2024 Abstracts

Improving Disturbance and Plant Functional Type Representation in ELM-FATES for Arctic Science Questions


Jennifer A. Holm1* (jaholm@lbl.gov), Charles Koven1, Yanlan Liu2, William Riley1, Jing Tao1, Margaret S. Torn1, Alistair Rogers1, Verity G. Salmon3, Gregory Lemieux1, Baptiste Bafflon1, Colleen Iversen3


1Lawrence Berkeley National Laboratory, Berkeley, CA; 2The Ohio State University–Columbus, OH; 3Oak Ridge National Laboratory, Oak Ridge, TN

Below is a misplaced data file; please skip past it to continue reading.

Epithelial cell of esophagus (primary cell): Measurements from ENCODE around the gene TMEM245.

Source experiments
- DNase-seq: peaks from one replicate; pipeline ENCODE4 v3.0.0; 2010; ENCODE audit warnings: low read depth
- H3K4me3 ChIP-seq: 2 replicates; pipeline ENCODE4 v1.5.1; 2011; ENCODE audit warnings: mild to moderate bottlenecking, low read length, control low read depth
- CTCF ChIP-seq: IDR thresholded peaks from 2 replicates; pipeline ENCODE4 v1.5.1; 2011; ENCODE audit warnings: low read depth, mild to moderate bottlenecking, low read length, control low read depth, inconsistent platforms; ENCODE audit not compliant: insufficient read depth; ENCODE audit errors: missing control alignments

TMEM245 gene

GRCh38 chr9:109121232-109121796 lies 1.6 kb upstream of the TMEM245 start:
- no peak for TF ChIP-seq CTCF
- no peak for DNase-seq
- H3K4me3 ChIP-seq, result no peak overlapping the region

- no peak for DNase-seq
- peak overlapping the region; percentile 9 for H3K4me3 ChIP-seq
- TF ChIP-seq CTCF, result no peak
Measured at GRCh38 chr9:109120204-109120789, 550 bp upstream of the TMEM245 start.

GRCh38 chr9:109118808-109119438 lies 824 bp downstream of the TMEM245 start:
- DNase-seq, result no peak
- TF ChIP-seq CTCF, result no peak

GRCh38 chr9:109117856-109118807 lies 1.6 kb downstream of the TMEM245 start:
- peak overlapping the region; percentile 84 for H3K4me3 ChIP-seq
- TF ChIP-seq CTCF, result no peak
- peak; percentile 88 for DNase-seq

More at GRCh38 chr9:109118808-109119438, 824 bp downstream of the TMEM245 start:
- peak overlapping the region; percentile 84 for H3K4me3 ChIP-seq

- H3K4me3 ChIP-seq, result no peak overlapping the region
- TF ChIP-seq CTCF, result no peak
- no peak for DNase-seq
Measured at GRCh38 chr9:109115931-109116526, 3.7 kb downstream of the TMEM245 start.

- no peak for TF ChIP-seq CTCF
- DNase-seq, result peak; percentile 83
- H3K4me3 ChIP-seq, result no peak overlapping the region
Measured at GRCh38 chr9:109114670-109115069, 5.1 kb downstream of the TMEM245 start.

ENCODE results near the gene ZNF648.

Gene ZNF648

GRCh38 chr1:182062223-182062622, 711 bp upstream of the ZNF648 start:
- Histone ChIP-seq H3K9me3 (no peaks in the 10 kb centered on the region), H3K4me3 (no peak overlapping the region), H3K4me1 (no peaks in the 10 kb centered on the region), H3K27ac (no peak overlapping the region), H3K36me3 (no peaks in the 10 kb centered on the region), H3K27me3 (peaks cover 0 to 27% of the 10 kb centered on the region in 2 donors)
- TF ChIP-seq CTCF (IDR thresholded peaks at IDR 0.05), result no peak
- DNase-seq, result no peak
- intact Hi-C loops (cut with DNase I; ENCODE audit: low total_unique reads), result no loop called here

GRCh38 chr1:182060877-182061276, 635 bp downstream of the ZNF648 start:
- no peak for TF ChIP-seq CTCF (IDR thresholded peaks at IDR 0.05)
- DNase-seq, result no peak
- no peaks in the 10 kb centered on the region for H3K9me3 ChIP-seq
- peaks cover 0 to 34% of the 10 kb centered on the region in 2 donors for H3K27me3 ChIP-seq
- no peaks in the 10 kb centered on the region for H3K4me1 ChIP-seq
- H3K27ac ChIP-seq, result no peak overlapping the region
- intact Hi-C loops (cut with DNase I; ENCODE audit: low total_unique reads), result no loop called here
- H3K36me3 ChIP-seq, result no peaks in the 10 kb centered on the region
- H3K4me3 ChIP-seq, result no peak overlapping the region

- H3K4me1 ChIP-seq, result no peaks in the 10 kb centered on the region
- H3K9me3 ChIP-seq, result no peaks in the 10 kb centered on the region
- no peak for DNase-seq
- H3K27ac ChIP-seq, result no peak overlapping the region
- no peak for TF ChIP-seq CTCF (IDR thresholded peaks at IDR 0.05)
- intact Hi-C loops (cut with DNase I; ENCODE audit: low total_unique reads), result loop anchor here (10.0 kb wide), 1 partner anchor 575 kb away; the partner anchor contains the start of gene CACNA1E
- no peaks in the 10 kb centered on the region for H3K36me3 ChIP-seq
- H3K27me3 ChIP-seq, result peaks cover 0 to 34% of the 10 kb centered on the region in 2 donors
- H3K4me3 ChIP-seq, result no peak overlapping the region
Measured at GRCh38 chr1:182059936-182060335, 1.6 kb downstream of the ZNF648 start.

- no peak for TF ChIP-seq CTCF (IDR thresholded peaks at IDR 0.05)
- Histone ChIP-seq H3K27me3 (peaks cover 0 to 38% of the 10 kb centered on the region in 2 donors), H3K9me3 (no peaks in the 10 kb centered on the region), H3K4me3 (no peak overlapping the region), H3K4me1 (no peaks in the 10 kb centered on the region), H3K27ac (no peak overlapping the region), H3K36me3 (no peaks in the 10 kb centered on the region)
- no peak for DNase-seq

Shifts in Arctic vegetation are expected to continue under rapid warming, directly control ecosystem function and climate feedbacks and remain challenging to predict in ecosystem models. Therefore, the team has evaluated the role and sensitivity of the parameterization of plant functional types in model simulations at the Kougarok Hillslope site in Alaska under historical and future climates using the E3SM Land Model–Functionally Assembled Terrestrial Ecosystem Simulator (ELM-FATES). Results show that present-day modeled biomass, composition, and productivity are the most sensitive to traits controlling photosynthetic capacity, carbon allocation, allometry, and phenology. Notably, these same sets of trait configurations produce diverging biomass, composition, and productivity under future climate, where the uncertainty attributable to plant traits is twice the change attributable to climate. This larger divergence due to functional trait uncertainty motivates further work to better constrain model parameters and re-evaluate model predictions under changing climate. In addition to long-term warming, shifts in Arctic disturbance regimes will alter demographic processes of recruitment, growth, and mortality. Dynamic ecosystem modeling that includes successional demographic processes and trait-driven competitive responses to disturbance is a powerful tool to investigate these Arctic dynamics. To better understand Arctic processes under a warming climate, researchers will improve ELM-FATES to simulate the effects of wildfire disturbance on plant distribution and function and evaluate the importance of vegetation-mediated ecosystem responses in driving overall patterns of carbon cycling and greenhouse gas balance. The team presents the framework for updating ELM-FATES, including (1) an improved subgrid hierarchical framework to have modeling “columns” that reflect wildfire disturbance history, (2) differences between “evenly distributed” and “resolved” vegetation distributions in the model grid cell, (3) cross-grid seed dispersal, and (4) initial results of coupled nutrient interactions. The goal of these model developments is to link different types of rapid and heterogeneous change to explore interactions and feedbacks among them using an improved ELM-FATES.